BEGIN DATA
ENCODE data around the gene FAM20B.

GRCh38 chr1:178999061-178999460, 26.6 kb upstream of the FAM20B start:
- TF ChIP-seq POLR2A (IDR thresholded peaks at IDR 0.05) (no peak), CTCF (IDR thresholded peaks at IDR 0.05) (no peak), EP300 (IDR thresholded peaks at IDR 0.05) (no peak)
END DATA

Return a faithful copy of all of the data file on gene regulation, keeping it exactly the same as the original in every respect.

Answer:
ENCODE data around the gene FAM20B.

GRCh38 chr1:178999061-178999460, 26.6 kb upstream of the FAM20B start:
- TF ChIP-seq POLR2A (IDR thresholded peaks at IDR 0.05) (no peak), CTCF (IDR thresholded peaks at IDR 0.05) (no peak), EP300 (IDR thresholded peaks at IDR 0.05) (no peak)